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Performance variability

Some users have noted performance variability in the execution of their applications. There are many potential sources of variability on an HPC system and NERSC has identified the following best practices to mitigate variability and improve application performance.

This document is intented for users who are familiar with NERSC systems such as Edison. For new NERSC users.

hugepages

Use of hugepages can reduce the cost of access memory, especially in the case of many `MPI_Alltoall` operations.

  1. load the hugepages module (module load craype-hugepages2M)
  2. recompile your code
  3. add "module load craype-hugepages2M) to your batch scripts

note: you may consider adding "module load craype-hugepages2M" to your "~/.bashrc.ext" files.

For more details see the manual pages (man intro_hugepages) on Cori or Edison.

Location of executables

Compilation of executables should be done in `$HOME` or `/tmp`. Executables can be copied into the compute node memory at the start of a job with `sbcast` to greatly improve job startup times and reduce run-time variability in some cases:

sbcast -f --compress ./my_program.x /tmp/my_program.x
srun -n 1024 -c 2 --cpu_bind=cores /tmp/my_program.x

For applications with dynamic executables and many libraries (especially python based applications) use shifter. Python users should see this.

Topology

Cori and Edison both use a Cray Aries network with a Dragonfly topology. SLURM has some options to control the placement of parallel jobs in the system. A "compact" placement can isolate a job from other traffic on the network. 

SLURM's topology awareness can enabled by adding --switches=N to your job script, where N is the number of switches for your job. Each "switch" corresponds to approximately 384 compute nodes. This is most effective for jobs using less than ~300 nodes and 2 or fewer switches. Note: requesting fewer switches may increase the time it takes for your job to start.

#SBATCH -N 256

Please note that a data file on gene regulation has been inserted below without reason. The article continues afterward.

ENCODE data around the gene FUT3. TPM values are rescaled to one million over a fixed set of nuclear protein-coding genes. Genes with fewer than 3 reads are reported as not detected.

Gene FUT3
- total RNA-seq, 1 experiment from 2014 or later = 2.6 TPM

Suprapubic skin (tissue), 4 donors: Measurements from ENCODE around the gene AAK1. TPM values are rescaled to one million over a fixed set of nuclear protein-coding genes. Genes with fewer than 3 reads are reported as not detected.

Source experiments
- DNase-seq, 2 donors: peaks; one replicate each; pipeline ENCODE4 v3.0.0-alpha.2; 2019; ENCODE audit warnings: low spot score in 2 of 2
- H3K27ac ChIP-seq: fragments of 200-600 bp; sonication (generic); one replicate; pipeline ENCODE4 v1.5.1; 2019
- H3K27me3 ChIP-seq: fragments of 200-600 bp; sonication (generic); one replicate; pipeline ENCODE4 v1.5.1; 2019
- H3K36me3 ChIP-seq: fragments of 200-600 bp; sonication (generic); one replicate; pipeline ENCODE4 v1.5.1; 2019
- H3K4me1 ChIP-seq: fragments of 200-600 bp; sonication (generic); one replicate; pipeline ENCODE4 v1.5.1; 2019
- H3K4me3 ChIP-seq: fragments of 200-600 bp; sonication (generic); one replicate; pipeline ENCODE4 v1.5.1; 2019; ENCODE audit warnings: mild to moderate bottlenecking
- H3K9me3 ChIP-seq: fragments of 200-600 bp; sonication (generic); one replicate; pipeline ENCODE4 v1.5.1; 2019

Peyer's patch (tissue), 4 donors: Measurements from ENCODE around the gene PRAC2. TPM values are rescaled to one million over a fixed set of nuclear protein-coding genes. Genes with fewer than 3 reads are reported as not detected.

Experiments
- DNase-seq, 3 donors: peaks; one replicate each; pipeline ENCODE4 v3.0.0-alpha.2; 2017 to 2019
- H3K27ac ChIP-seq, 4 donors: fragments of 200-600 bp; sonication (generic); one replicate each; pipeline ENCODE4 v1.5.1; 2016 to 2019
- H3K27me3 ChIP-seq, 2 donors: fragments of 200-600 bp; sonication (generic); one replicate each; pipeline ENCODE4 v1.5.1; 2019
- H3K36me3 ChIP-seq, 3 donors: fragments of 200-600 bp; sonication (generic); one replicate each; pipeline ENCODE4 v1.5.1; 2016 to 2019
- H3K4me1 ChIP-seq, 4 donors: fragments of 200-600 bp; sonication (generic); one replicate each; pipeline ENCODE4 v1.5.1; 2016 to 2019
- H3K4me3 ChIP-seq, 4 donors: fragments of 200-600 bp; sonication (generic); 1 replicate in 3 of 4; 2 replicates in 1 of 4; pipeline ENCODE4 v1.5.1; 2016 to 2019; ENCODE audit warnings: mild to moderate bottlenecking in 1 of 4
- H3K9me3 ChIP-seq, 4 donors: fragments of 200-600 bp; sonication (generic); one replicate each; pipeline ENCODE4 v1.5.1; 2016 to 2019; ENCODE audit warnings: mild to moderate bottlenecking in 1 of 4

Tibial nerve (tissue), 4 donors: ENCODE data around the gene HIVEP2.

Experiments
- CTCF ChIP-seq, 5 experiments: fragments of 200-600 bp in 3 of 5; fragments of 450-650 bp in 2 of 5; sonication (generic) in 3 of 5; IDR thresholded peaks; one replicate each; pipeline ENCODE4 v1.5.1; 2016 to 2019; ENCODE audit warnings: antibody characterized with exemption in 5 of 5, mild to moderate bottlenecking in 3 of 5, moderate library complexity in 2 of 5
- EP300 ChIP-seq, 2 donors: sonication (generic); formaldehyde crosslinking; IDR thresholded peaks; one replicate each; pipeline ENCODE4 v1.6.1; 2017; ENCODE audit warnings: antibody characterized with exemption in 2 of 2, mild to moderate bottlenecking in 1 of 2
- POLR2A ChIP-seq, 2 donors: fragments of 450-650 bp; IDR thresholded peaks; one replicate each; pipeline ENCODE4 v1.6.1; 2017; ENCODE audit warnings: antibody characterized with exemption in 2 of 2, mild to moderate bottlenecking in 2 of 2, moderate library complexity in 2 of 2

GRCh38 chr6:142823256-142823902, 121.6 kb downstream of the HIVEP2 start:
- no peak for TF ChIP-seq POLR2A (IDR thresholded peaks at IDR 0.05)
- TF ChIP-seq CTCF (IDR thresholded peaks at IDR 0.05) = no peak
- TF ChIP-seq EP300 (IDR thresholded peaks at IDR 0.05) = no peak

#SBATCH --switches=2

More details about NERSC's interconnect and specifics on how to query topology information from within a job can be found here.

KNL Cache mode

The default memory mode for Cori's Xeon Phi nodes is quadrant,cache. In cache mode the 16 GB of on-package MCDRAM is configured as a direct map cache. Direct map cache's are prone to cache trashing which hurts performance and results in variability since it is dependent on the state of each specific node. NERSC has implemented zonesort, a kernel module provided by Intel to mitigate this issue. This is on automatically by default when using quadrant,cache mode. However, the best and most consistent performance is obtained when the memory per node is less than 16 GB.

It is also possible to run jobs in flat mode e.g. #SBATCH -C knl,quad,flat See here for details of using various KNL modes.

Running jobs

Running with correct affinity and binding options can greatly affect variability.

  • use at least 8 ranks per node (1 rank per node  cannot utilize the full network bandwidth)
  • read man intro_mpi for additional options
  • check job script generator to get correct binding
  • use check-mpi.*.cori and check-hybrid.*.cori to check affinity settings
user@nid01041:~> srun -n 8 -c 4 --cpu_bind=cores check-mpi.intel.cori|sort -nk 4 
Hello from rank 0, on nid07208. (core affinity = 0,68,136,204)
Hello from rank 1, on nid07208. (core affinity = 1,69,137,205)
Hello from rank 2, on nid07208. (core affinity = 2,70,138,206)
Hello from rank 3, on nid07208. (core affinity = 3,71,139,207)
Hello from rank 4, on nid07208. (core affinity = 4,72,140,208)
Hello from rank 5, on nid07208. (core affinity = 5,73,141,209)
Hello from rank 6, on nid07208. (core affinity = 6,74,142,210)
Hello from rank 7, on nid07208. (core affinity = 7,75,143,211)

Using core-specialization (#SBATCH -S n) moves all OS functions to cores not in use by user applications, where n is the number of cores to dedicate to the OS. The example shows 4 cores per node on KNL for the OS and the other 64 for the application.

#SBATCH -S 4
srun -n 128 -c 4 --cpu_bind=cores /tmp/my_program.x

I/O performance

Following best practices for I/O can greatly improve application performance and reduce impact on and from shared resources such as the filesystem.

Example script

This is an example for Cori KNL including all of the above recommendations:

#!/bin/bash
#SBATCH -N 2
#SBATCH -C knl,quad,cache
#SBATCH -p regular
#SBATCH -t 60
#SBATCH -S 4
#SBATCH --switches=1

module load craype-hugepages2M

sbcast -f  --compress ./my_program.x /tmp/my_program.x
srun -n 128 -c 4 --cpu_bind=cores /tmp/my_program.x